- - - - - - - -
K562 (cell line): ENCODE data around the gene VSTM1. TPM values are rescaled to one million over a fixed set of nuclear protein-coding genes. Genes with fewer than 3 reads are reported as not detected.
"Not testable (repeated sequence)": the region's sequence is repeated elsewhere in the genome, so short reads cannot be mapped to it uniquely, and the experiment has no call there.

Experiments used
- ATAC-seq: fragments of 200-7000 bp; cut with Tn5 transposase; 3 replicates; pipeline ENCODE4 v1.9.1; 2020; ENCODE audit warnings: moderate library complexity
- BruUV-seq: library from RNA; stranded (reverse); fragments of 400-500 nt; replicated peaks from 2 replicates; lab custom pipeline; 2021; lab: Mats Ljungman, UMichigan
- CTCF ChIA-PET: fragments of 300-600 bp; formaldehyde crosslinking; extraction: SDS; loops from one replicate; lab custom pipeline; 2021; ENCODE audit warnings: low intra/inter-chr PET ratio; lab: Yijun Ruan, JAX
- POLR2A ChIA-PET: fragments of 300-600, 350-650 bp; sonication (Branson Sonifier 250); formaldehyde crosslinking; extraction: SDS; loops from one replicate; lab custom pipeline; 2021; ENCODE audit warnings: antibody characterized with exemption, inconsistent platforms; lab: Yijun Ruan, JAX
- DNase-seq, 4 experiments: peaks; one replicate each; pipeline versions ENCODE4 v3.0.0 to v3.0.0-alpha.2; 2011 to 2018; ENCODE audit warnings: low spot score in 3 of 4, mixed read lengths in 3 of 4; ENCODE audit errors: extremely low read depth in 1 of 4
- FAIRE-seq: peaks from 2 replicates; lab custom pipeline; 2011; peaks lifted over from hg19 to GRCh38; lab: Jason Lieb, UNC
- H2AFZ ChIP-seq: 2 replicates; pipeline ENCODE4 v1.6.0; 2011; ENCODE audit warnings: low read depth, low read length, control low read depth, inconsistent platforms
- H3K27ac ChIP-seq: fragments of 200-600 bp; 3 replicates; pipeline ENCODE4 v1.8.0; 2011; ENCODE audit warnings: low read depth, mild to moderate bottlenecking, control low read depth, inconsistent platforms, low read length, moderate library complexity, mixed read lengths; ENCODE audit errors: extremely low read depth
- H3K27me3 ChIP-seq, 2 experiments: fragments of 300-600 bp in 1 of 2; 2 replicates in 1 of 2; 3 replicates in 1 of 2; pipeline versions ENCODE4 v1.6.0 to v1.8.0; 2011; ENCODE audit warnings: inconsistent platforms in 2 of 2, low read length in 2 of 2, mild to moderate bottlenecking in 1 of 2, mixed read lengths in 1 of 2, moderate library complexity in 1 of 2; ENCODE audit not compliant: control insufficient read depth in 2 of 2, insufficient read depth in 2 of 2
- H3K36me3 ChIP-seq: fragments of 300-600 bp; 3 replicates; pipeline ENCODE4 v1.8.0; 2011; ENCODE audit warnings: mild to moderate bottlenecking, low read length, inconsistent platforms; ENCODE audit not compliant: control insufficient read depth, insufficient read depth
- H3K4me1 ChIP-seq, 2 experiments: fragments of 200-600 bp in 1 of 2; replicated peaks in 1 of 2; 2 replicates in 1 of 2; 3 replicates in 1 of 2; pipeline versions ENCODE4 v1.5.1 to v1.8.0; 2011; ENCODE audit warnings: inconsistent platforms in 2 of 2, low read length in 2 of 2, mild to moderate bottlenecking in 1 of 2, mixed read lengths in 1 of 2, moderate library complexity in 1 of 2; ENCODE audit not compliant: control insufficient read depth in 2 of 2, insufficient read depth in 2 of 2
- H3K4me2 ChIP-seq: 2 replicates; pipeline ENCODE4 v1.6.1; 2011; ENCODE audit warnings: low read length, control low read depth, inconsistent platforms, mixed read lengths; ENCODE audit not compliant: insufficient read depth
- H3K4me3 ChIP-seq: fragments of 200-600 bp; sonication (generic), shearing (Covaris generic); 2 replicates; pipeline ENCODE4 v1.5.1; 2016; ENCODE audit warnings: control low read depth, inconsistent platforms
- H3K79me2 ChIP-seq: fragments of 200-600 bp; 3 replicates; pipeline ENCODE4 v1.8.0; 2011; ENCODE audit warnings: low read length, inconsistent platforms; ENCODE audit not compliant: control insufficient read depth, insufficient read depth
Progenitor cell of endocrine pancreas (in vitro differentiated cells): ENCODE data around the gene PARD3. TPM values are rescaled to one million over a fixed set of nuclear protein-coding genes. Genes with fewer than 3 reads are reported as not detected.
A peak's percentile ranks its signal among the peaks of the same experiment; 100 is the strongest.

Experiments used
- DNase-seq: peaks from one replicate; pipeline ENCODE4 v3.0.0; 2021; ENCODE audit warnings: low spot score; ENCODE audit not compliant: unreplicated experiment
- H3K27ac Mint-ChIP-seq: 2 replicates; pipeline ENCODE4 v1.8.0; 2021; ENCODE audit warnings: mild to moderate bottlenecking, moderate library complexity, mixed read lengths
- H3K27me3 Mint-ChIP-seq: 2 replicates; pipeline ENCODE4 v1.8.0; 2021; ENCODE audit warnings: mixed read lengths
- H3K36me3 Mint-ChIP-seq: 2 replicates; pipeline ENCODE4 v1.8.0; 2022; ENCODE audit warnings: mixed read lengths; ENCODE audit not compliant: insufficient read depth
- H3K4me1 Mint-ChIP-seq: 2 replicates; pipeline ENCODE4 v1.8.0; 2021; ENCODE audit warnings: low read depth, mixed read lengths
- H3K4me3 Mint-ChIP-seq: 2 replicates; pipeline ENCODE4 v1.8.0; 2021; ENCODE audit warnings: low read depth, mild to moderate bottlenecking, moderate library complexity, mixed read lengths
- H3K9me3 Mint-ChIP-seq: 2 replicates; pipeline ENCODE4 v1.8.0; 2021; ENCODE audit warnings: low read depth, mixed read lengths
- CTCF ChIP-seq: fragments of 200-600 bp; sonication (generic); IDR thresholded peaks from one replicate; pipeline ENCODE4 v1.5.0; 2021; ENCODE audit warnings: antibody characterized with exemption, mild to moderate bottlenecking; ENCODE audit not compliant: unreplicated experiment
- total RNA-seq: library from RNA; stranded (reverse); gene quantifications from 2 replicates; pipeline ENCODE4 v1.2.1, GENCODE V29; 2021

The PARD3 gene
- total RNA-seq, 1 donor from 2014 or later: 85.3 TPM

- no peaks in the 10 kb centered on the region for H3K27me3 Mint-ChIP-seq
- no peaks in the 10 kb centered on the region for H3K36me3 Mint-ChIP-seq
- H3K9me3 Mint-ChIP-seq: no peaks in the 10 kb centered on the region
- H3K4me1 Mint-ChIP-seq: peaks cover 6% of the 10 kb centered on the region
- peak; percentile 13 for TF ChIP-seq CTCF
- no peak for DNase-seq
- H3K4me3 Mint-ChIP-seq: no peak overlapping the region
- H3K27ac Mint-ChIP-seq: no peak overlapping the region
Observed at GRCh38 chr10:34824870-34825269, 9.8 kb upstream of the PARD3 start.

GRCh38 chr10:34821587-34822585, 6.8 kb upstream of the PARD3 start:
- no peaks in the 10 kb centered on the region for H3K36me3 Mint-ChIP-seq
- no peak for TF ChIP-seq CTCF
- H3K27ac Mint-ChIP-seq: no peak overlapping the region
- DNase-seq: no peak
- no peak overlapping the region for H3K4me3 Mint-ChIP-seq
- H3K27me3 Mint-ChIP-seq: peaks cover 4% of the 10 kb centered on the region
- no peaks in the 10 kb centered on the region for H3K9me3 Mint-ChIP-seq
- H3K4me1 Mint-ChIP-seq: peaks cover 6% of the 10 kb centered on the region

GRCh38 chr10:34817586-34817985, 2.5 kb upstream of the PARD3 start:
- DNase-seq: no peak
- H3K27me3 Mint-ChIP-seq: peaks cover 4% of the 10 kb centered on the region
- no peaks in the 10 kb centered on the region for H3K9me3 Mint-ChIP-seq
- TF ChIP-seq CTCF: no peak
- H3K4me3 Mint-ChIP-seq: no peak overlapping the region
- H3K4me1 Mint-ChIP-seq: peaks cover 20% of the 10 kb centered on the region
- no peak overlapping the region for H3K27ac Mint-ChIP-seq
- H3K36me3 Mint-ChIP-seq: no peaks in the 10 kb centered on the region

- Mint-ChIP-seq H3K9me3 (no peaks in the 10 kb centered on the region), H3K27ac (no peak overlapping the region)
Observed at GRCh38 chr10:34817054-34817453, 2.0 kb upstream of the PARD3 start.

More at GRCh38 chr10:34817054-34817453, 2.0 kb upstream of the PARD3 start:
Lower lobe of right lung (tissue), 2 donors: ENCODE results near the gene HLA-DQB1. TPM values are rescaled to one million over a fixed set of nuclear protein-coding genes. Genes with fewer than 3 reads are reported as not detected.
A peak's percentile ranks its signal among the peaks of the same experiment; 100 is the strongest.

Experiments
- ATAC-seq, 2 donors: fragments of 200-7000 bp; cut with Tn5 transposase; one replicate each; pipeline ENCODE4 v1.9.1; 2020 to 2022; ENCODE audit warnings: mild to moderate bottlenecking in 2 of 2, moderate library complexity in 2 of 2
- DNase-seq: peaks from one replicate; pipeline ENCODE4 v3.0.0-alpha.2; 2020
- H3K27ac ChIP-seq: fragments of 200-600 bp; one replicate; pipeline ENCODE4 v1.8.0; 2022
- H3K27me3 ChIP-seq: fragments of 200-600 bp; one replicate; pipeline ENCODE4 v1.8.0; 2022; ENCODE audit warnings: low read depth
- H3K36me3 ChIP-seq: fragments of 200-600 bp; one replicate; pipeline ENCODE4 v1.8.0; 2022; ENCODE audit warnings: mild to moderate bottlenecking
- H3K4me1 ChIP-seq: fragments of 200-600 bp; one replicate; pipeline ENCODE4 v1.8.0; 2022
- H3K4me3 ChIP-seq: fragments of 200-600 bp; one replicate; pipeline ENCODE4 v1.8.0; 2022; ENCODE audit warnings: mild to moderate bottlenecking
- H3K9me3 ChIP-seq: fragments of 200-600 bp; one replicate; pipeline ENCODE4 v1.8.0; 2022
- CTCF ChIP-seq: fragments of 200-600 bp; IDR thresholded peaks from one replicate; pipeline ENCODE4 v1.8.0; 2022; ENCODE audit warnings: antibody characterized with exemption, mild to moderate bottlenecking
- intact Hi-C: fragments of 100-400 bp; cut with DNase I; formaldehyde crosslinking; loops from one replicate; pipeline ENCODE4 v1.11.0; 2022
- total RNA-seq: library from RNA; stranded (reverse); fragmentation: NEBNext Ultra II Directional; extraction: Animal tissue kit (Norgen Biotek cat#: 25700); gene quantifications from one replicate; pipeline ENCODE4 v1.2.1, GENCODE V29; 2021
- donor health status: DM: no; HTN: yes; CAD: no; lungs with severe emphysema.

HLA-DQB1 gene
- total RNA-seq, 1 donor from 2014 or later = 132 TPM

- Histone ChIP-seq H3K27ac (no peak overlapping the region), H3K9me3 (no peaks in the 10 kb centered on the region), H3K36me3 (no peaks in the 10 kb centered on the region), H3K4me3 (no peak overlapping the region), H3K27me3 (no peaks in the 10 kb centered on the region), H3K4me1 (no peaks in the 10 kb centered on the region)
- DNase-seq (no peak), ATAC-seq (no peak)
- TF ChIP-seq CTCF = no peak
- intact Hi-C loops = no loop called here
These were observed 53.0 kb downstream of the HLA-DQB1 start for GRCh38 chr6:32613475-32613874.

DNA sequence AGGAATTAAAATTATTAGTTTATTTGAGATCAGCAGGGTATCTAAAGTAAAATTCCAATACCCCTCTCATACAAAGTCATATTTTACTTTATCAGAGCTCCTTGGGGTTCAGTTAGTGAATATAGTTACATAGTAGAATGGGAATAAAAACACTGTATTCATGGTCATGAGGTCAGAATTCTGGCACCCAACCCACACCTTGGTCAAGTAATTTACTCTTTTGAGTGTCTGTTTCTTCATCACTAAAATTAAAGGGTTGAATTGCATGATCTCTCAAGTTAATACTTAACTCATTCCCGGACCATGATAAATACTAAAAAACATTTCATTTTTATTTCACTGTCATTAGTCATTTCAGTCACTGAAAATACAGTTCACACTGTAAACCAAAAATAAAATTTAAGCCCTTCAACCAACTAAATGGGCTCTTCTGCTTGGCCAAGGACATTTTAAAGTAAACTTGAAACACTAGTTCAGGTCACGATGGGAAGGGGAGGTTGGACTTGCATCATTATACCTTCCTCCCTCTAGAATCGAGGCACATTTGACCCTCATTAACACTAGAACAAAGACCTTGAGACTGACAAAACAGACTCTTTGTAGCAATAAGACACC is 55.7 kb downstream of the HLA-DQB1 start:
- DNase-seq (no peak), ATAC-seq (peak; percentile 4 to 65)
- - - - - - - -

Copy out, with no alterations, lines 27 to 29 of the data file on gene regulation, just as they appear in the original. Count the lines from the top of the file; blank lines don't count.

- H3K9me3 Mint-ChIP-seq: 2 replicates; pipeline ENCODE4 v1.8.0; 2021; ENCODE audit warnings: low read depth, mixed read lengths
- CTCF ChIP-seq: fragments of 200-600 bp; sonication (generic); IDR thresholded peaks from one replicate; pipeline ENCODE4 v1.5.0; 2021; ENCODE audit warnings: antibody characterized with exemption, mild to moderate bottlenecking; ENCODE audit not compliant: unreplicated experiment
- total RNA-seq: library from RNA; stranded (reverse); gene quantifications from 2 replicates; pipeline ENCODE4 v1.2.1, GENCODE V29; 2021